STANHOPE BOROUGH, NJ - For the past couple weeks, residents of Stanhope Borough have been phoning the council in regard to pet owners who are not curbing their dogs.
The general area of the problem has been occurring among the sidewalks near the municipal building.
Borough administrator Brian McNeilly has recognized the situation, and is in the process of ordering 500 metal signs to notify people to curb their dogs.
The signs, which cost about $18 each, will be on Linden, Church, Kelly and High Street.
“It is your responsibility to pick it up, and have little plastic containers that go on a leash,” said McNeilly, who is also in the process of working with the environmental committee for this year's Stanhope Day to spread the word of curbing pets as well.
“I think awareness is important,” stated councilman Jim Benson.
“If they don’t have plastic bags, you know they aren’t going to clean it up," Benson added later.
“Another place we need signs is at the parks,” said mayor Rosemarie Maio.
Councilwoman Diana Kuncken stated, “There is also going to be a small group of people that are going to do it anyway.”
Councilman Bill Thornton had suggested the possibility of whether it is acceptable or not to take a picture of those not following the rules on a cell phone.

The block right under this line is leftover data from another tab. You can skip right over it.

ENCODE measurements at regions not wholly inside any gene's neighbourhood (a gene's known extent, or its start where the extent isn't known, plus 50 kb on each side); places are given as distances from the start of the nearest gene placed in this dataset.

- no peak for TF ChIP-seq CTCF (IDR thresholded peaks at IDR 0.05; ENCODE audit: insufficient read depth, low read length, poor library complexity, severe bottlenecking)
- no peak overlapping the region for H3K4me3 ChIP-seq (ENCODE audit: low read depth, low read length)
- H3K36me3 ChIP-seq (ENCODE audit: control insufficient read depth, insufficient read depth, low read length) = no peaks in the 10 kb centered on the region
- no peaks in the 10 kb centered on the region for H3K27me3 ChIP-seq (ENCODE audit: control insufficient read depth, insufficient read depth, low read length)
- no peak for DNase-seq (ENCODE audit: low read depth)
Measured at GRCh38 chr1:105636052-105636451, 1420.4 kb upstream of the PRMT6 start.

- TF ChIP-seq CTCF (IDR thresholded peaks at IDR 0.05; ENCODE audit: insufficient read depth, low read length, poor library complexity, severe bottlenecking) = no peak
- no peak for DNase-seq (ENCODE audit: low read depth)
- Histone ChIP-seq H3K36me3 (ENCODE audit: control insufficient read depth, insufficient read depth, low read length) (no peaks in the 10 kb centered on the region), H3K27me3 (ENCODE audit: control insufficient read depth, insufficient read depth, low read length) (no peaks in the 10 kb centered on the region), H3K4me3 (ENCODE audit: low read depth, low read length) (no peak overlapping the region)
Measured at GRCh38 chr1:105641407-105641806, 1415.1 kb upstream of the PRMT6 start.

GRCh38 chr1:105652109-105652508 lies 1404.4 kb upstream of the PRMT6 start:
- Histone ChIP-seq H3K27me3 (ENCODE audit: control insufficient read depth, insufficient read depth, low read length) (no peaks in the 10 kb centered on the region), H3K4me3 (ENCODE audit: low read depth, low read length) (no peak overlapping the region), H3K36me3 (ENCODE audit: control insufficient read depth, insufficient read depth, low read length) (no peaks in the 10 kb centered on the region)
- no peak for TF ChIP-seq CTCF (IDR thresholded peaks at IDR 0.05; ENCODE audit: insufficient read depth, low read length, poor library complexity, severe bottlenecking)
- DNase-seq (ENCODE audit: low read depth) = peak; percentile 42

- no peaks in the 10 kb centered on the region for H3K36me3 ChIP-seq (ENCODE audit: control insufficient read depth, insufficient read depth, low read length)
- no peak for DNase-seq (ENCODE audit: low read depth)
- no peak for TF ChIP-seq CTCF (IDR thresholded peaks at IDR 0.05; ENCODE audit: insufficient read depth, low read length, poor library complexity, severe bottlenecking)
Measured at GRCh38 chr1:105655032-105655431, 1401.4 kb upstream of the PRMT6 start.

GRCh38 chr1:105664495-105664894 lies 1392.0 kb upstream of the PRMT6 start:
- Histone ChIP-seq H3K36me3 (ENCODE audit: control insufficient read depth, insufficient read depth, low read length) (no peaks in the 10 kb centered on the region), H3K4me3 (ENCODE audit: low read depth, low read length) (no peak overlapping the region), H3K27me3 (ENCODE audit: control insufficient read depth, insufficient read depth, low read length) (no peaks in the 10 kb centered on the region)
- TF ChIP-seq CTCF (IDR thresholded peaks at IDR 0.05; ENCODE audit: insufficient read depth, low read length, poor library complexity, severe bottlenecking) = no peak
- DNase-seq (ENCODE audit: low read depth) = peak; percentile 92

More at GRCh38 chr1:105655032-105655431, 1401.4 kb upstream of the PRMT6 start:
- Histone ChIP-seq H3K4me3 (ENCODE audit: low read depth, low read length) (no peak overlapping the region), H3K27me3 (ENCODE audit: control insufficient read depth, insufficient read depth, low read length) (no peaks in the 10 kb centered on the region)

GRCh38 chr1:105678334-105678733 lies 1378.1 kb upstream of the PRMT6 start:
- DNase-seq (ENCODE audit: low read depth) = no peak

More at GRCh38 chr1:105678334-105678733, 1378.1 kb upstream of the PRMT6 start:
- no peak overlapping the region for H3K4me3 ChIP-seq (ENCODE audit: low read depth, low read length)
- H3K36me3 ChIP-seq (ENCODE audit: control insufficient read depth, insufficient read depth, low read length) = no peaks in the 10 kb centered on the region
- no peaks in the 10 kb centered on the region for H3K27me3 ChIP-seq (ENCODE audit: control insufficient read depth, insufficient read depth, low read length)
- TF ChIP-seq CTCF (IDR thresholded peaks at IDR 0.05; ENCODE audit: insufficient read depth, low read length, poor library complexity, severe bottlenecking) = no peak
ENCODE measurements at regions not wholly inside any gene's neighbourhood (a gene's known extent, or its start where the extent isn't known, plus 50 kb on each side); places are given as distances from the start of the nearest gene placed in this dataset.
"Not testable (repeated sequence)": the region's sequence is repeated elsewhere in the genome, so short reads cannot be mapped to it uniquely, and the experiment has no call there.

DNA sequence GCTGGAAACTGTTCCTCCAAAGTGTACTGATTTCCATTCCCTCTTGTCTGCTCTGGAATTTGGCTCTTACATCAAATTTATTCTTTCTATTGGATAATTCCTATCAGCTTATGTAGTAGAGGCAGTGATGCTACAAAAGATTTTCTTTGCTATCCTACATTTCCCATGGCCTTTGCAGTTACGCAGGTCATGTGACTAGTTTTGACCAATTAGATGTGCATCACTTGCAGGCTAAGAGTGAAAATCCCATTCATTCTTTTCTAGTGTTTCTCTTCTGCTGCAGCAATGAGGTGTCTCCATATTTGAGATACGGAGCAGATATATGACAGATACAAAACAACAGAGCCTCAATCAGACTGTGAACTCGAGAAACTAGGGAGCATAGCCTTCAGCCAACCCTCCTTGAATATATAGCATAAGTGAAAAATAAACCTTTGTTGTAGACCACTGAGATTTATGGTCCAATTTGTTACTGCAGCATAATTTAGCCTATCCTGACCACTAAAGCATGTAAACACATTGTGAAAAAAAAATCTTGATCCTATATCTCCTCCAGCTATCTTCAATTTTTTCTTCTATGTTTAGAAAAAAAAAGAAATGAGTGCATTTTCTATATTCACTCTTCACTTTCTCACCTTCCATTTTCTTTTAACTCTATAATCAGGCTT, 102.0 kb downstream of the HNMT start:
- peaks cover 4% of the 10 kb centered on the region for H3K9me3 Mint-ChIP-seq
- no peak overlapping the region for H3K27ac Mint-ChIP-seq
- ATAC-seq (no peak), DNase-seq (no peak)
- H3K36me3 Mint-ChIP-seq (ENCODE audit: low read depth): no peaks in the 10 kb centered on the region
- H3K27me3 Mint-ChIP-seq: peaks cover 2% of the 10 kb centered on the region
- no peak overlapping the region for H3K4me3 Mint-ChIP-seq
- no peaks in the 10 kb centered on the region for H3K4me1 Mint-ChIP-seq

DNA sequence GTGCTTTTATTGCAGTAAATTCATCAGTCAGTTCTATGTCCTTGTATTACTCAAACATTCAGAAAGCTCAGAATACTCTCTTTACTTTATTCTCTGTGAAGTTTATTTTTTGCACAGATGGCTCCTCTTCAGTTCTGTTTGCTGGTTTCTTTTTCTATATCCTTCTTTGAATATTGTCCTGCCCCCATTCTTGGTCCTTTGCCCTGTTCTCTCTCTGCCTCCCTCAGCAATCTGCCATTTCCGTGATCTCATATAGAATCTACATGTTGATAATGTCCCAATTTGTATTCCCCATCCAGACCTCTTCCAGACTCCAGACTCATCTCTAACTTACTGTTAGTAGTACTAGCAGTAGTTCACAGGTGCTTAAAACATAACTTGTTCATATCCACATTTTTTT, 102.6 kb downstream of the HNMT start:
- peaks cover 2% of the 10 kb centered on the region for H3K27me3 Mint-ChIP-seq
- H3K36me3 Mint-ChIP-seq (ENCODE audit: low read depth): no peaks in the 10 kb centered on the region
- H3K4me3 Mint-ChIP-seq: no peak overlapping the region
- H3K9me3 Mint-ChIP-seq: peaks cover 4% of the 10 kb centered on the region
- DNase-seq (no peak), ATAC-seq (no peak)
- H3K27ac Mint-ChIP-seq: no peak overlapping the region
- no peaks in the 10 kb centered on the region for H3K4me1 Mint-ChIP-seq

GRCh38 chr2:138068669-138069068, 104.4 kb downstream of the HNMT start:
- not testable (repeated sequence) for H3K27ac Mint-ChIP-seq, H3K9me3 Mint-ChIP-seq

Benson who agreed commented with, “What you need to do is embarrass some people.”
McNeilly had also suggested using the Nixle system to spread the word about pet waste cleanup.
Nixle is a system that lets residents in a town sign up to receive text notifications from the local police department.
“I like the signage but would hate using the Nixle system for this,” said councilman George Graham.
Graham had also recommended that the council hand out a paper with information on curbing pets at the upcoming rabies clinic this April.
“It is worse in the winter with the cold weather,” said Graham.
McNeilly had clarified that calls from the residents have been frequent with complaints.
“And by all means we should encourage the environmental committee to do something at Stanhope Day,” addressed Maio, which takes place in the borough every June.
A resident who receives a second offense for not curbing their pet within the borough may receive up to a $1,250 fine.
Other circumstances for not curbing pets may also lead a resident to serve jail time or community service for up to 90 days.
The council hopes that the signs will give a warning and prevent people from not following borough rules.
McNeilly stated that there is money available in the signage fund to cover all costs.